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Asking the Fox to Guard the Chicken Coop

May 31, 2023

Asking the Fox to Guard the Chicken Coop

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It is a rare occurrence that employers sue their current or former employees.   We see it more often in cases where employers are suing to enforce or seek damages because an employee has stolen confidential information or has violated a non solicitation or non competition clause:  see for example Quick Pass Mater Tutorial School Ltd v Zhao 2018 BCSC 683; 2022 BCSC 846.

So I read with interest a recent action brought by an employer against its long serving Payroll Supervisor for $1,923,290 that the supervisor had stolen from 2015 to 2021 (yes you read that right).

B.A. Blacktop Ltd. and Eurovia BC Inc. v Fazio, 2023 BCSC 892

In this case the employee F resigned on August 5th 2021.  Shortly after her departure the employer commenced an internal investigation that led to the discovery that F had been using her knowledge of their computerized system to systematically defraud B A Blacktop of almost $2 million.  It is not clear what caused the employer to conduct the review.

The employer filed a NOCC starting an action against F and immediately got a Mareva injunction freezing F’s assets.  F was self represented and filed a Response to the NOCC but basically ignored the substance of the action for fraud and instead made allegations of a toxic workplace and various forms of mistreatment by the employer.

The court had little trouble in entering judgment against F.  The employer led evidence that included a detailed forensic audit report that identified 885 unauthorized payments in excess of $1.9 million that were deposited into 19 separate bank accounts that she held in 4 separate financial institutions.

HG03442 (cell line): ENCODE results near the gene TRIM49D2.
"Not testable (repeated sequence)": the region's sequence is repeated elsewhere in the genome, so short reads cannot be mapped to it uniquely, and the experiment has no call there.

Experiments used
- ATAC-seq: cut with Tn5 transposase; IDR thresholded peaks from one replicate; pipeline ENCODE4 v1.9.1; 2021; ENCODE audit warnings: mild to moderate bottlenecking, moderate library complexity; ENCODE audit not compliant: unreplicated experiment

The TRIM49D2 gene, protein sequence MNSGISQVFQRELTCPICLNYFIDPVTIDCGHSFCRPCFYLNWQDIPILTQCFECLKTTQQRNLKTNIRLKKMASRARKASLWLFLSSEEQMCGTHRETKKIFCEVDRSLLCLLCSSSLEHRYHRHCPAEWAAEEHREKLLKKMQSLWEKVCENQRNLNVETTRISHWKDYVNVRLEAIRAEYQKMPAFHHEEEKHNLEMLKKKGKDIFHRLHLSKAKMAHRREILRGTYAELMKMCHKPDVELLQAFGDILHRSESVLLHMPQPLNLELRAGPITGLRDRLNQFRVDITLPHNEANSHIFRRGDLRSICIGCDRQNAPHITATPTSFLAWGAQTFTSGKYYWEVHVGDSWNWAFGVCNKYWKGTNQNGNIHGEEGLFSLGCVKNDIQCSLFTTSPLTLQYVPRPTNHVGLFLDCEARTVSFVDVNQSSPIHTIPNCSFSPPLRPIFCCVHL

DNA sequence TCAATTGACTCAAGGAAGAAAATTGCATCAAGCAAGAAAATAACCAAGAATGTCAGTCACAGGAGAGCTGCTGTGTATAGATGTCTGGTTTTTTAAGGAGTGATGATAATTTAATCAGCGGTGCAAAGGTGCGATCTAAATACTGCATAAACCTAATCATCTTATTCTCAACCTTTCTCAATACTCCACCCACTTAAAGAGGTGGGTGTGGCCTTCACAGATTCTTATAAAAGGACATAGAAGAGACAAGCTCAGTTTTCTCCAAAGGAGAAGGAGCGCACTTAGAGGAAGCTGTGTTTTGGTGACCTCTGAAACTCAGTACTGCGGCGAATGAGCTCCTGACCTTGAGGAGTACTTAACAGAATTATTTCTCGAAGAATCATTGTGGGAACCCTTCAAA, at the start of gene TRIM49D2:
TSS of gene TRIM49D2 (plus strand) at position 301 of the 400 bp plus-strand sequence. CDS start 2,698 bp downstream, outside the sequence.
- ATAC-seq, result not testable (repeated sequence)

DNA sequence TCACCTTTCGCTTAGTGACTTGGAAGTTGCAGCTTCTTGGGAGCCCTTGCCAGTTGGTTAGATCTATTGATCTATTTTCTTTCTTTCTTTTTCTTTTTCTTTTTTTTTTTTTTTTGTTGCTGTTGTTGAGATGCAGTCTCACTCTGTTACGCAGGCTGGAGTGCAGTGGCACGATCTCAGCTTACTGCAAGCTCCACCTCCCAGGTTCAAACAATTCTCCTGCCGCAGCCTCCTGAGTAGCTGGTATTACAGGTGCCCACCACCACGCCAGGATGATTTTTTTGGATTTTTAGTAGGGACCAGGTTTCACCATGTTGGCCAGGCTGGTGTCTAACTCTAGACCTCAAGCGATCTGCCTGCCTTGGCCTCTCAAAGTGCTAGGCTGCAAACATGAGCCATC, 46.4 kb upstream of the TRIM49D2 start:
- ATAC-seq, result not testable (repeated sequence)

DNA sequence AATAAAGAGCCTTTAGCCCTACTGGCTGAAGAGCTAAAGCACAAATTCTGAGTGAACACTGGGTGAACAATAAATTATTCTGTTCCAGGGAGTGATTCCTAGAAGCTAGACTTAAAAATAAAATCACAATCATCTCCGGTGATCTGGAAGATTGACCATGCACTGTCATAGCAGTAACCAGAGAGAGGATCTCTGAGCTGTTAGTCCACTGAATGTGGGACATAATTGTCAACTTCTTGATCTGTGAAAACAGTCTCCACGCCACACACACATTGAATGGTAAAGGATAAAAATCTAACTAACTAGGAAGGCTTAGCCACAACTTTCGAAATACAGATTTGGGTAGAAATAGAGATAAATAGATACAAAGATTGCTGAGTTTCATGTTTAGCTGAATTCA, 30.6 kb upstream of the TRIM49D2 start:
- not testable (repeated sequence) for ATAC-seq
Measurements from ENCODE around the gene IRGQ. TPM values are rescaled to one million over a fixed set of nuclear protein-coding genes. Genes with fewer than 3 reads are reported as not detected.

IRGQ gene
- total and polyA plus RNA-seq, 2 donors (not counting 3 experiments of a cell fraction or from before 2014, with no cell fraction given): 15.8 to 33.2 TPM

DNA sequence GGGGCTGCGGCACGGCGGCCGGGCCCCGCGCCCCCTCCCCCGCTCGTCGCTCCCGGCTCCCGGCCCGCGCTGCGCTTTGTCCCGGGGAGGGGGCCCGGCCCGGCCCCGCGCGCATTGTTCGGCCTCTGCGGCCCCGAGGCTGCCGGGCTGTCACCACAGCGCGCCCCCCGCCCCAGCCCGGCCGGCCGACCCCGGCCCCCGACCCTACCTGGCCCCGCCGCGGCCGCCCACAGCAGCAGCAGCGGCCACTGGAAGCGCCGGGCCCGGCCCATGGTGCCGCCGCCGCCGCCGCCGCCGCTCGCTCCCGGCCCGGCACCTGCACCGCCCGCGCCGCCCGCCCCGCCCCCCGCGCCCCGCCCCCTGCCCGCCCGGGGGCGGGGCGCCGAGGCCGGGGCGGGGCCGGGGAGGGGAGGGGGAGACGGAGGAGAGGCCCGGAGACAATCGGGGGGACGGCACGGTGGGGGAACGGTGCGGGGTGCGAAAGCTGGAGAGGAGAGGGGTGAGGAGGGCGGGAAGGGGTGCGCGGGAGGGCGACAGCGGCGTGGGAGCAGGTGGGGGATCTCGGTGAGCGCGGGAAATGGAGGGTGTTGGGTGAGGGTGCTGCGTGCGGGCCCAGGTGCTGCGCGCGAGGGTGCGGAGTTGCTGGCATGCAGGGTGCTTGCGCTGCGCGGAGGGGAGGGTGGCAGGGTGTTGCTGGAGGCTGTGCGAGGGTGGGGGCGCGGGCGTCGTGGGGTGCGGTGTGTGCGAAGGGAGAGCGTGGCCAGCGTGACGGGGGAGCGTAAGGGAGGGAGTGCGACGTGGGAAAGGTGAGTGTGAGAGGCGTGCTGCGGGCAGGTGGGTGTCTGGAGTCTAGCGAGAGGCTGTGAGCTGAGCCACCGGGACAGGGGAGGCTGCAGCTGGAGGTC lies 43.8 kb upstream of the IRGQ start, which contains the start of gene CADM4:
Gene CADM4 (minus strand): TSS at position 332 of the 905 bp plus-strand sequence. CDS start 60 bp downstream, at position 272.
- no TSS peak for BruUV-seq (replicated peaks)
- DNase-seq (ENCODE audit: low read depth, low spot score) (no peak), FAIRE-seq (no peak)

The forensic audit report identified the modus operandi of the fraud:

      Briefly, Mr. Williams identified Ms. Fazio's modus operandi as follows:

  1. First, she would secretly select current and past employees of the plaintiffs at random and change the payroll direct deposit bank account information from the employees’ bank accounts to bank accounts owned and controlled by her;
  2. Second, she would create fictitious payment proposals that induced the plaintiffs’ computer payroll system to pay unauthorized employee wages that were not owing directly to her own bank accounts;
  3. Third, she would create payment instruction text files based on the payment proposals and upload them to the plaintiffs’ online banking platform, which automatically instructed the plaintiffs’ banks to make the unauthorized payments to one of her 19 bank accounts; and
  4. Finally, she would in many cases reverse the bank account information in the employee master file back to the original and correct bank account for that employee after the unauthorized payment had been made.

The court awarded judgment for $1,923,820.74, interest, $100,000 punitive damages and special cost. The latter two awards are rarely made and only in the most egregious circumstances.

So the good news for the employer is that it obtained judgment for the stolen money.  The bad news for the employer is that it appears from the judgment that it might have real trouble collecting: